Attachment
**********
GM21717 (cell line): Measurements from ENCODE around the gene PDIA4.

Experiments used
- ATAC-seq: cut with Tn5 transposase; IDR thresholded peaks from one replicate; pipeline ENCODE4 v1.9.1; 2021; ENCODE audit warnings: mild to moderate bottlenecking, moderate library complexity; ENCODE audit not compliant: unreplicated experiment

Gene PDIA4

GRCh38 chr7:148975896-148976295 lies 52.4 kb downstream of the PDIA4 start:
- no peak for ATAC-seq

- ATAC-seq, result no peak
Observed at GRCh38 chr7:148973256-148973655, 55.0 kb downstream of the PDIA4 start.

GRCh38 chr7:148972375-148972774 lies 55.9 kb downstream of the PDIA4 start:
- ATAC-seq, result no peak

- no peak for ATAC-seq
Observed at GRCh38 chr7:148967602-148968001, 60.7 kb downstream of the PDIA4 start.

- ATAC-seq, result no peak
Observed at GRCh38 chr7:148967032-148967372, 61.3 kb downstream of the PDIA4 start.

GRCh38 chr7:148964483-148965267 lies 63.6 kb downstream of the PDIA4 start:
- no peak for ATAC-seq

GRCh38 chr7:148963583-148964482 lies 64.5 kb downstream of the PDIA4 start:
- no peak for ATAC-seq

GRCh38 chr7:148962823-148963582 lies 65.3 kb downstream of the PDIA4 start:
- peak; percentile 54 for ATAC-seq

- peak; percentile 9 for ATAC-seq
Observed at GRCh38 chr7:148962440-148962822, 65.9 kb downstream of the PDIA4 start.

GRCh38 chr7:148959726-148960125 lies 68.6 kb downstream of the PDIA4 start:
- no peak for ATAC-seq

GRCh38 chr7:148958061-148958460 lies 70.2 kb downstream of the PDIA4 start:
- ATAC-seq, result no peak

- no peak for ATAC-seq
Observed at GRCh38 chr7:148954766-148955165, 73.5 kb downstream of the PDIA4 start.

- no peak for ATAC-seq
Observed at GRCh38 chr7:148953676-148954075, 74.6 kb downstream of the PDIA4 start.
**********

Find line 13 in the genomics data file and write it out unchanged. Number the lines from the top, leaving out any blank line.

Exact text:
- ATAC-seq, result no peak